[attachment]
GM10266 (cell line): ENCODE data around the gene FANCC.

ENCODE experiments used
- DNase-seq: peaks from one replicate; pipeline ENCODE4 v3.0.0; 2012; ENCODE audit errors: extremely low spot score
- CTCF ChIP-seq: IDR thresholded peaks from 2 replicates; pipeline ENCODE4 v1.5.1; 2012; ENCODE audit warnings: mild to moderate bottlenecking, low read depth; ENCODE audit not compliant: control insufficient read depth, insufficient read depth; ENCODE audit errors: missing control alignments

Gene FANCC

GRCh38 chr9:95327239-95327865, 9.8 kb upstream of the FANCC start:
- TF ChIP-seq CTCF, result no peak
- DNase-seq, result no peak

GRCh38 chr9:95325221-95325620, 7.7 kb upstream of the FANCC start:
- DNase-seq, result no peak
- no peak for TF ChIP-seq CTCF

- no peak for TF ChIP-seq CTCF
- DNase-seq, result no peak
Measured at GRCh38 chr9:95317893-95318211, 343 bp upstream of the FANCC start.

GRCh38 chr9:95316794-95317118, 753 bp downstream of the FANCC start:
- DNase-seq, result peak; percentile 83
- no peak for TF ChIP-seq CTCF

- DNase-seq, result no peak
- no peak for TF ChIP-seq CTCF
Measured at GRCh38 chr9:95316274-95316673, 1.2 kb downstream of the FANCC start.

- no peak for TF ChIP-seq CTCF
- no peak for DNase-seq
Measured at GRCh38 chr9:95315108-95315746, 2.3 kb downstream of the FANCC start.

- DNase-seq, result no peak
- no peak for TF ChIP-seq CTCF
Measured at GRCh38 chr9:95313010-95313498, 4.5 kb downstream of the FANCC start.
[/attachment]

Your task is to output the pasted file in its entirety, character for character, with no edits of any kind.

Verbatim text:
GM10266 (cell line): ENCODE data around the gene FANCC.

ENCODE experiments used
- DNase-seq: peaks from one replicate; pipeline ENCODE4 v3.0.0; 2012; ENCODE audit errors: extremely low spot score
- CTCF ChIP-seq: IDR thresholded peaks from 2 replicates; pipeline ENCODE4 v1.5.1; 2012; ENCODE audit warnings: mild to moderate bottlenecking, low read depth; ENCODE audit not compliant: control insufficient read depth, insufficient read depth; ENCODE audit errors: missing control alignments

Gene FANCC

GRCh38 chr9:95327239-95327865, 9.8 kb upstream of the FANCC start:
- TF ChIP-seq CTCF, result no peak
- DNase-seq, result no peak

GRCh38 chr9:95325221-95325620, 7.7 kb upstream of the FANCC start:
- DNase-seq, result no peak
- no peak for TF ChIP-seq CTCF

- no peak for TF ChIP-seq CTCF
- DNase-seq, result no peak
Measured at GRCh38 chr9:95317893-95318211, 343 bp upstream of the FANCC start.

GRCh38 chr9:95316794-95317118, 753 bp downstream of the FANCC start:
- DNase-seq, result peak; percentile 83
- no peak for TF ChIP-seq CTCF

- DNase-seq, result no peak
- no peak for TF ChIP-seq CTCF
Measured at GRCh38 chr9:95316274-95316673, 1.2 kb downstream of the FANCC start.

- no peak for TF ChIP-seq CTCF
- no peak for DNase-seq
Measured at GRCh38 chr9:95315108-95315746, 2.3 kb downstream of the FANCC start.

- DNase-seq, result no peak
- no peak for TF ChIP-seq CTCF
Measured at GRCh38 chr9:95313010-95313498, 4.5 kb downstream of the FANCC start.